Remona AlyMonday 11 July 2016 Pause for Thought, BBC Radio 2
The Apple Tree
Just outside my bedroom window is a thing of beauty, charm and romance. Sadly, it’s not a Romeo figure telling me ‘Tis the east and Remona is the sun’, but it is something a lot more grounded.
Rooted firmly in our garden, with branches stretched out like open arms, stands an apple tree that is over a hundred years old.
I’ve seen pictures of my dad in his bachelor days hanging upside down from it, aunties in silk saris posing amid its branches, and two generations later, my nieces run circles around it, their young giggles orbiting its wrinkled bark.
This tree has seen my sister’s wedding, my father’s wake, and seen friends of all backgrounds share memories together beneath its lofty leaves.
Every year without fail, our tree bows in humility under the weight of scores of apples.
Our old neighbour used to make apple pies out of it, my mum makes her famous apple crumble, and our rubbish collectors even look forward to gleaning the fruit to give to their families and friends.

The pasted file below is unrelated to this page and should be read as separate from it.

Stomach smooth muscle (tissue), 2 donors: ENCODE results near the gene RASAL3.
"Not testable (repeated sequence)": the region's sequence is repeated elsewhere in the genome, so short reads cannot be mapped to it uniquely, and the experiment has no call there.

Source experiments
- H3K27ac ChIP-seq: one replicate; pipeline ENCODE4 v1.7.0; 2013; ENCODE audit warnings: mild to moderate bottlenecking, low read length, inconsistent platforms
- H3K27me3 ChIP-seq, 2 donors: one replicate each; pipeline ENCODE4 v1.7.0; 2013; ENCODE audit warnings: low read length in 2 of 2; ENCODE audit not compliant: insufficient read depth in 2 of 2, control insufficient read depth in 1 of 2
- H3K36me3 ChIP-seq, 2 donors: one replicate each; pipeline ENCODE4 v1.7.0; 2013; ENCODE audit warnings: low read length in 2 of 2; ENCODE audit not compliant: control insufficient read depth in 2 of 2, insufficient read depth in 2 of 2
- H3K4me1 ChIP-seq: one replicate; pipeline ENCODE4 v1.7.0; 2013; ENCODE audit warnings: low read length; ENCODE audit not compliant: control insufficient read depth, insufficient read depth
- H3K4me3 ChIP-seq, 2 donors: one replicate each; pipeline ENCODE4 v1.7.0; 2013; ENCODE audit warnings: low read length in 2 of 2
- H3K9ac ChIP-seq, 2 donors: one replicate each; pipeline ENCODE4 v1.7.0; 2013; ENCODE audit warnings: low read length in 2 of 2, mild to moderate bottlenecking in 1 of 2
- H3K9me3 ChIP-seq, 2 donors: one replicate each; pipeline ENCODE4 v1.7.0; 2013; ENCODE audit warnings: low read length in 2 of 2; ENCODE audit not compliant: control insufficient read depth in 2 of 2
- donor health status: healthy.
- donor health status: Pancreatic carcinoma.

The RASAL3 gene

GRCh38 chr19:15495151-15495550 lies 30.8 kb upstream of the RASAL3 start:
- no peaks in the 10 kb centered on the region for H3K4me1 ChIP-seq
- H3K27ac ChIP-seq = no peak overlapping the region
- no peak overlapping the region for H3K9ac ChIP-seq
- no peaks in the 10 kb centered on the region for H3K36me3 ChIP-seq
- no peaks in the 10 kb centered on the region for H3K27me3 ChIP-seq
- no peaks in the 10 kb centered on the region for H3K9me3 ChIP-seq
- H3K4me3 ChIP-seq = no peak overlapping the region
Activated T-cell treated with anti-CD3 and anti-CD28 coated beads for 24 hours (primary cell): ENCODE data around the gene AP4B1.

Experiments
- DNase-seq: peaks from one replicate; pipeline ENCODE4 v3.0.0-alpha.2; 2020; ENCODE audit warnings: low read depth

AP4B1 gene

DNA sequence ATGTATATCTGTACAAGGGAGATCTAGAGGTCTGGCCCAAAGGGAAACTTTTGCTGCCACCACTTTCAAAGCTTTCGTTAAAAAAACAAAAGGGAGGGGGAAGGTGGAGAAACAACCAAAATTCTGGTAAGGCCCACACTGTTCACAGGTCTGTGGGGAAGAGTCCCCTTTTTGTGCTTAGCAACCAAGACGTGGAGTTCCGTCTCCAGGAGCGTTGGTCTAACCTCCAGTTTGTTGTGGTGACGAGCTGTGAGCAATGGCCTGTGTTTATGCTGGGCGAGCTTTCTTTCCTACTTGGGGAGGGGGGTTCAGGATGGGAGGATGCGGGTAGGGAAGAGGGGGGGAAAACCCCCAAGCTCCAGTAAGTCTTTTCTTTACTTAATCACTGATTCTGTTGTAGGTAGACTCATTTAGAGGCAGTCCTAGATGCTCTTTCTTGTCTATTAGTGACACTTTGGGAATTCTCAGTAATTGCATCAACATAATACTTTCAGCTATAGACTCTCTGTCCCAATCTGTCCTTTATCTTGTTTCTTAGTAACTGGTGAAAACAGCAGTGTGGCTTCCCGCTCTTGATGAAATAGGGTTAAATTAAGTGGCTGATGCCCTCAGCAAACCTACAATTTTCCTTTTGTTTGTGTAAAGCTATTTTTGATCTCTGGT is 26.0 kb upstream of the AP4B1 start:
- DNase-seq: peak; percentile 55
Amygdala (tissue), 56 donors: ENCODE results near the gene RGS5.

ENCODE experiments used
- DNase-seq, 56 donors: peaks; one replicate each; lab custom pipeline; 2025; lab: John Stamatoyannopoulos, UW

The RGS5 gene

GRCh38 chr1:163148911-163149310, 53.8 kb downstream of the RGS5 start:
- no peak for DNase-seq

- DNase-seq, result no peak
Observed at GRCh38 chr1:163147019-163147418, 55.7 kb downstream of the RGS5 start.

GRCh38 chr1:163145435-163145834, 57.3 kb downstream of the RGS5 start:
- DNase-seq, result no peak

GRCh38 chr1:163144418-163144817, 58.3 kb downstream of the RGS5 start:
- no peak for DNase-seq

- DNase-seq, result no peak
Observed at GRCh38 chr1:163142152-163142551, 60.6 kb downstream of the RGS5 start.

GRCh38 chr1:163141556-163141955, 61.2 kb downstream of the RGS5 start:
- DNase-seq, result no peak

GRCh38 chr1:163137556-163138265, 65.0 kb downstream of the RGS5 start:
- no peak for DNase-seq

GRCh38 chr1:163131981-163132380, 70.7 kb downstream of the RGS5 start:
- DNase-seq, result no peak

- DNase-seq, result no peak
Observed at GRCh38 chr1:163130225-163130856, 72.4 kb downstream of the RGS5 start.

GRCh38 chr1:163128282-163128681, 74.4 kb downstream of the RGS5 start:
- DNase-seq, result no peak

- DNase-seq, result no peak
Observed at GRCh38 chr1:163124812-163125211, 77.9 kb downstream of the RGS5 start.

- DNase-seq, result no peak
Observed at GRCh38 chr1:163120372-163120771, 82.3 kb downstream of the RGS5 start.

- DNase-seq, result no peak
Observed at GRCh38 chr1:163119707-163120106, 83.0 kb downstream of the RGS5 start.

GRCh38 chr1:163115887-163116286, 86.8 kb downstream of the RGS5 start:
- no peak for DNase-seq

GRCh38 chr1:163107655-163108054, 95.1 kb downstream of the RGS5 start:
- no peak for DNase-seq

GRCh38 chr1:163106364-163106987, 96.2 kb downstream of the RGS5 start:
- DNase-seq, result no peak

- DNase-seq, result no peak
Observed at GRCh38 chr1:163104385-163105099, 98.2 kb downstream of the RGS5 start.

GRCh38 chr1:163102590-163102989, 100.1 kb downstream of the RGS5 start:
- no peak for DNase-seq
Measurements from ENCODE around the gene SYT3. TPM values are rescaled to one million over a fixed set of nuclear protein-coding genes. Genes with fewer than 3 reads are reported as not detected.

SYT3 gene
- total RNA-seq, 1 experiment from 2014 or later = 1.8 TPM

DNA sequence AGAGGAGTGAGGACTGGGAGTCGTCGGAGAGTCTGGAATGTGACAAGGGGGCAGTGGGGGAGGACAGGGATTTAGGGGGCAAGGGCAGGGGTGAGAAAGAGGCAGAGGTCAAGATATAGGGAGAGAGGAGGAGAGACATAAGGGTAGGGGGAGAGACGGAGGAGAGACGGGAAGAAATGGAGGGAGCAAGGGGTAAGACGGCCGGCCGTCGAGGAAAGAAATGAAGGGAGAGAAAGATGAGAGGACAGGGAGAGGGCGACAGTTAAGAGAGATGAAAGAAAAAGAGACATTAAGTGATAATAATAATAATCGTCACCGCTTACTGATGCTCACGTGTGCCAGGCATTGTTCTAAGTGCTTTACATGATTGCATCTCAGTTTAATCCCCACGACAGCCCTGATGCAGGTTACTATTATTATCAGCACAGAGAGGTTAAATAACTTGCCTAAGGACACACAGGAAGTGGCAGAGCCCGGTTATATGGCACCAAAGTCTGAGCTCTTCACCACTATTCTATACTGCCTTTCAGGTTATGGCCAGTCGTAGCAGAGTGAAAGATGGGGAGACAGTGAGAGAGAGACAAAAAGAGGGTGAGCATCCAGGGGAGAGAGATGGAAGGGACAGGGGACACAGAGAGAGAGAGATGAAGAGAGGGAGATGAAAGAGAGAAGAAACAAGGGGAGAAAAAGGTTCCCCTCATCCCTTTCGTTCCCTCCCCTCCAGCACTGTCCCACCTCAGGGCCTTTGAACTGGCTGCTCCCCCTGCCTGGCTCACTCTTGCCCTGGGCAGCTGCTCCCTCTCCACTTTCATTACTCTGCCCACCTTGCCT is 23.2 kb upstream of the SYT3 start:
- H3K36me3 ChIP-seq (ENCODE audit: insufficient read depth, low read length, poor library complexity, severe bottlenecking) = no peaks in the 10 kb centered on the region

Once in the middle of the night, it was deadly quiet and deeply dark – but I was restless. I couldn’t sleep. I heard a gentle thud. One of the apples which was ripe and ready to part ways with the tree, had fallen onto the dewy grass.
It struck me that no one else in the entire world, not one creature apart from me, the tree and God knew that that apple fell to the ground at that moment. It made me feel special, significant, and like I was in on a secret.
There’s a quote in the Quran that says ‘Not a leaf falls without God’s knowledge ‘. That apple falling made me understand the simplicity and the magnitude of those words.
Every memory that tree has seen, every person that’s clambered up its branches, every apple crumble it’s made, it knows each one intimately, even though I too often take it all for granted.
The tree reminds me of the seasons of life, and to appreciate every moment, rain or sun, fruits or none, until the day I fall like that apple in a gentle thud to the ground.